Title

Titan Atmospheric Loss Along Magnetic Field Lines

Document Type

Oral Presentation

Campus where you would like to present

Ellensburg

Event Website

https://digitalcommons.cwu.edu/source

Start Date

16-5-2021

End Date

22-5-2021

Keywords

Titan, Atmosphere, Space

Abstract

Titan is the largest moon orbiting Saturn that is comparable in size to planets present in our solar system. Titan is compelling because the makeup of Titan’s atmosphere has a likeness to Earth’s. The scientific community is interested in understanding the loss rates of Titan’s atmosphere. The problem I am solving involves Titan’s atmospheric loss via outflow along the magnetic field of Saturn. Photochemical reactions in Titan’s atmosphere produce ions and photoelectrons that are more energetic than electrons normally found in the charged upper portion of the atmosphere, commonly known as the ionosphere. Energetic electrons escape along the magnetic field lines and create a charge-separation, making it possible for these ions to be pulled from the atmosphere due to the electric field created. The goal is to estimate loss rates due to ion outflow along these field lines. I have analyzed magnetic field data and electron density data collected from the Cassini spacecraft. I will establish the framework for a one-dimensional model to simulate ion outflow along magnetic field lines due to the ambipolar electric field. Future projects may involve more analysis and the creation of a model for two or three dimensions.

Faculty Mentor(s)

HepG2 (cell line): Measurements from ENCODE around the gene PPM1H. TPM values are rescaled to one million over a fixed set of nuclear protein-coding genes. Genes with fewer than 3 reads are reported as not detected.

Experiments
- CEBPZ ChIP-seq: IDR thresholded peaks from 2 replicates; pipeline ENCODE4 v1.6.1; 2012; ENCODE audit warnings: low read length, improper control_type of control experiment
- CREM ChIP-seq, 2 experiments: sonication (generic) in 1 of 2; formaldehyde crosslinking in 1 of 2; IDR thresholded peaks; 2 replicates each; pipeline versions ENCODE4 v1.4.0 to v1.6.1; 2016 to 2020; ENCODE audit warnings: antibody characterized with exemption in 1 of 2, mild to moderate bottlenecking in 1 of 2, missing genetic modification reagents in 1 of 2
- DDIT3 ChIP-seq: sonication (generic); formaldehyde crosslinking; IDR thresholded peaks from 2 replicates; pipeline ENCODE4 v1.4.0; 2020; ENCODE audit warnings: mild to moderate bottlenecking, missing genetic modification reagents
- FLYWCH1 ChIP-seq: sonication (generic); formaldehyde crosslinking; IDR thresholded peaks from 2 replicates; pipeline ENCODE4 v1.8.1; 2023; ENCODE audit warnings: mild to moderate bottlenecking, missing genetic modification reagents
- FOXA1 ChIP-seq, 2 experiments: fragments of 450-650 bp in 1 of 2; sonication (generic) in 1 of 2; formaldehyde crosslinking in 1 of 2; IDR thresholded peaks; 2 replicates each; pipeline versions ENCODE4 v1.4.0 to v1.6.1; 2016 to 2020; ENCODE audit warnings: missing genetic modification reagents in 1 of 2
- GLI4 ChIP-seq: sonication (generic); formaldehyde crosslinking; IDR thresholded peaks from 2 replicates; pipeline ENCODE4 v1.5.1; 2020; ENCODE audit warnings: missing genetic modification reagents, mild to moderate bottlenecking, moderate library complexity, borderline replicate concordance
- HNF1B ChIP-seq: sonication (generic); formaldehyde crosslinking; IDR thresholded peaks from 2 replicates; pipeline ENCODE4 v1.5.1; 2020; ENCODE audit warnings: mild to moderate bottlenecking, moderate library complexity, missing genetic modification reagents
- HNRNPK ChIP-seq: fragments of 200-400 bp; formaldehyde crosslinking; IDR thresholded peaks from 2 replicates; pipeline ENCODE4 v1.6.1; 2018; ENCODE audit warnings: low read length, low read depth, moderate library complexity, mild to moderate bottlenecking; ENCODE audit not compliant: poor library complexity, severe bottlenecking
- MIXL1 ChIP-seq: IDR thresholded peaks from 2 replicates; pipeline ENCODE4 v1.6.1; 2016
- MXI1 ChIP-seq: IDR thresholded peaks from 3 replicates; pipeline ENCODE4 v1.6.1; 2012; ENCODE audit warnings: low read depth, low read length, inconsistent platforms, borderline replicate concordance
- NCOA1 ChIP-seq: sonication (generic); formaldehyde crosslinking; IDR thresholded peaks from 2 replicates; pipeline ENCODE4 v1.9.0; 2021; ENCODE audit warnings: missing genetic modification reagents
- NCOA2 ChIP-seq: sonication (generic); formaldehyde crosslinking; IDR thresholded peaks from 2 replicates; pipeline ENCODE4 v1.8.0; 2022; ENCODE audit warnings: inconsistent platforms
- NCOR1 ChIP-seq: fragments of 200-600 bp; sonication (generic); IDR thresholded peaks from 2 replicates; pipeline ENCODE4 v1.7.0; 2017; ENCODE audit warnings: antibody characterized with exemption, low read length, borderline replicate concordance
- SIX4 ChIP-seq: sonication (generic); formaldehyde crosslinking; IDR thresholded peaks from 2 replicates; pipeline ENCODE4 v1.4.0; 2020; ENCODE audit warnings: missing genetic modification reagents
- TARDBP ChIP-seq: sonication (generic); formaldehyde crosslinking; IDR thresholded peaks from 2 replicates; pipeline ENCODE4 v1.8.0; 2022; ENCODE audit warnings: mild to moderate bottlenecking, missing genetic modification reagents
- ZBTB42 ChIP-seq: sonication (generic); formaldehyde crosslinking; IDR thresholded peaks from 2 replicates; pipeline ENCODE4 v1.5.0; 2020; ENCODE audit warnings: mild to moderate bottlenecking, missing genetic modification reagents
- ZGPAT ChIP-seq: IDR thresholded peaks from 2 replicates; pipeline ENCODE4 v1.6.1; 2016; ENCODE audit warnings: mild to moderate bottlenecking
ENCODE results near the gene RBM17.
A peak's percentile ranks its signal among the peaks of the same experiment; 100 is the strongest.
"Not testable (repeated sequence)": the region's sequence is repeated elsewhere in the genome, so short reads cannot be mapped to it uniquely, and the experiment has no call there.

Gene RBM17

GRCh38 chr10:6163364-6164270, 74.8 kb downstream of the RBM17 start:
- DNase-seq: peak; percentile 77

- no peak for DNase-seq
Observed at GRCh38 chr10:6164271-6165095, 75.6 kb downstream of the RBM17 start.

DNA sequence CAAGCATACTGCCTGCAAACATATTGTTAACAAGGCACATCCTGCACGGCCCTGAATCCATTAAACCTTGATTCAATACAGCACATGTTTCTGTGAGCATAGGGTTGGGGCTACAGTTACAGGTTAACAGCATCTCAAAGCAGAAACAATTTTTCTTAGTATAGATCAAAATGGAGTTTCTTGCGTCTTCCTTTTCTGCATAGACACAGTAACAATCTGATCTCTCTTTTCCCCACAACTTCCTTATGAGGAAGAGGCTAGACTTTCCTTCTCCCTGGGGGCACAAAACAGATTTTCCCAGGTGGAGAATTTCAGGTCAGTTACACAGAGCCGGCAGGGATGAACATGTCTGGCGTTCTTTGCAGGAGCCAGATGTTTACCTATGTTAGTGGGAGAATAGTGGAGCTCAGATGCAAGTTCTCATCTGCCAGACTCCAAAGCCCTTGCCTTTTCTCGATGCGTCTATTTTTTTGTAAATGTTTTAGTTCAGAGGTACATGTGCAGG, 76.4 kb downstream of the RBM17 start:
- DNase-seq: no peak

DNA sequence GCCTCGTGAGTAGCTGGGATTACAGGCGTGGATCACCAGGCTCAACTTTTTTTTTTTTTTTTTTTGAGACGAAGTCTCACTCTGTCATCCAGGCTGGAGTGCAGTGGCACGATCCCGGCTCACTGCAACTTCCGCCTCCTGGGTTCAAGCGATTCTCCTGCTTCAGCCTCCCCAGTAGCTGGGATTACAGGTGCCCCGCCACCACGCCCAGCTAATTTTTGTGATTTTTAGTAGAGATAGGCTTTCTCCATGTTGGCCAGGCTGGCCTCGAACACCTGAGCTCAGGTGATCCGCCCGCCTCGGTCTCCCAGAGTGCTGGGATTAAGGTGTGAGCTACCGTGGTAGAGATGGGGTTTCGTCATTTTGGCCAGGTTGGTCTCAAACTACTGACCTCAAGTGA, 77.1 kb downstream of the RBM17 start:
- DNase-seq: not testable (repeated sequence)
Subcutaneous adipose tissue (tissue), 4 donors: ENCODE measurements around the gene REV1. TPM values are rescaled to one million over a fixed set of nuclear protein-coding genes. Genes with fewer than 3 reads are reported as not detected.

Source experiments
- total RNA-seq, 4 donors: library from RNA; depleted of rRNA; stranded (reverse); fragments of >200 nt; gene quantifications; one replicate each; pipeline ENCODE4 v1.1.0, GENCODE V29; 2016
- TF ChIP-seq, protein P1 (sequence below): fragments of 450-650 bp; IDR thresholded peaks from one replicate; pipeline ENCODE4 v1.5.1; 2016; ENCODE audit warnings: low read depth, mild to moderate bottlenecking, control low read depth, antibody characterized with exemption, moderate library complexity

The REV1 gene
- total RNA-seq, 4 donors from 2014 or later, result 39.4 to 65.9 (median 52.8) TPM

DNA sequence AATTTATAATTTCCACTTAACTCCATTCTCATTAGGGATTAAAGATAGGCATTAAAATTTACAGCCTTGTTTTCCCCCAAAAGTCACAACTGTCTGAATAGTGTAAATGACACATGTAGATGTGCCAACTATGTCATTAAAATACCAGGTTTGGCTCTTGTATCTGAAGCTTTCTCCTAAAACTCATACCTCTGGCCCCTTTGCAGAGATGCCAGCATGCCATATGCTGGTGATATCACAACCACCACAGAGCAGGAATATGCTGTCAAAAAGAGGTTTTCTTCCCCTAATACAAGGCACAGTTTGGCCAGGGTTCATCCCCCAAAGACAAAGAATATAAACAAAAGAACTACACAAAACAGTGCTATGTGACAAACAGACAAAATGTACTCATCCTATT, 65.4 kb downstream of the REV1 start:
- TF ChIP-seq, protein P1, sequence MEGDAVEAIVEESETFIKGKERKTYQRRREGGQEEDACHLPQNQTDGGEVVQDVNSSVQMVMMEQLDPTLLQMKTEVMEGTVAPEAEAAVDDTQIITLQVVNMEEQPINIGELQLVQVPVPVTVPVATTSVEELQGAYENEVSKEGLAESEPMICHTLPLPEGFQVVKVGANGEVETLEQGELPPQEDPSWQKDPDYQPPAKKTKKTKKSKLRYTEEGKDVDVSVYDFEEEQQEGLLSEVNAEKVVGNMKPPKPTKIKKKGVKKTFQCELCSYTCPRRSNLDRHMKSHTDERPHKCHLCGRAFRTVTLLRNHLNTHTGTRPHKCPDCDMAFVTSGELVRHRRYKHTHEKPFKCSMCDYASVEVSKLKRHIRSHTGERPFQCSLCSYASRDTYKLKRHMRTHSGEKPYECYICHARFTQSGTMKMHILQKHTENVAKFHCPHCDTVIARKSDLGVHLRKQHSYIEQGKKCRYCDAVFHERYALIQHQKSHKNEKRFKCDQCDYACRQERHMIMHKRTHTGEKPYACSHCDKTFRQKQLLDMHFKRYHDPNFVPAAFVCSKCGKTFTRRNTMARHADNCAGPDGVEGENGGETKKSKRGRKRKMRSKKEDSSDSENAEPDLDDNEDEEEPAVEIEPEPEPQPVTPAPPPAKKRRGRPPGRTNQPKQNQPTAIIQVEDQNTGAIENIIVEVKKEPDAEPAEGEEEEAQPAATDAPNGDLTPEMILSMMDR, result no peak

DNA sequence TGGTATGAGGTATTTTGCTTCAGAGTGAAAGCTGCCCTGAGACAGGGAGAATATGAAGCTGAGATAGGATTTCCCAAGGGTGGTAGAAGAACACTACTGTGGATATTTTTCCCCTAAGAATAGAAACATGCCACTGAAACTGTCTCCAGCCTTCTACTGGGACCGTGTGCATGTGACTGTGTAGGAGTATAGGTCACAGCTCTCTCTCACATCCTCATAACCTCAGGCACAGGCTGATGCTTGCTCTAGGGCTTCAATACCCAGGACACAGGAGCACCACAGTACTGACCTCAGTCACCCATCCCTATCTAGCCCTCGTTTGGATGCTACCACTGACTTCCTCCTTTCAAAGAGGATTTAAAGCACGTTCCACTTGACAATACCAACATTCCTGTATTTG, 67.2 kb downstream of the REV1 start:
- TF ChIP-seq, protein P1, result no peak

Darci Snowden

Department/Program

Physics

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COinS
 
May 16th, 12:00 PM May 22nd, 12:00 PM

Titan Atmospheric Loss Along Magnetic Field Lines

Ellensburg

Titan is the largest moon orbiting Saturn that is comparable in size to planets present in our solar system. Titan is compelling because the makeup of Titan’s atmosphere has a likeness to Earth’s. The scientific community is interested in understanding the loss rates of Titan’s atmosphere. The problem I am solving involves Titan’s atmospheric loss via outflow along the magnetic field of Saturn. Photochemical reactions in Titan’s atmosphere produce ions and photoelectrons that are more energetic than electrons normally found in the charged upper portion of the atmosphere, commonly known as the ionosphere. Energetic electrons escape along the magnetic field lines and create a charge-separation, making it possible for these ions to be pulled from the atmosphere due to the electric field created. The goal is to estimate loss rates due to ion outflow along these field lines. I have analyzed magnetic field data and electron density data collected from the Cassini spacecraft. I will establish the framework for a one-dimensional model to simulate ion outflow along magnetic field lines due to the ambipolar electric field. Future projects may involve more analysis and the creation of a model for two or three dimensions.

https://digitalcommons.cwu.edu/source/2021/COTS/75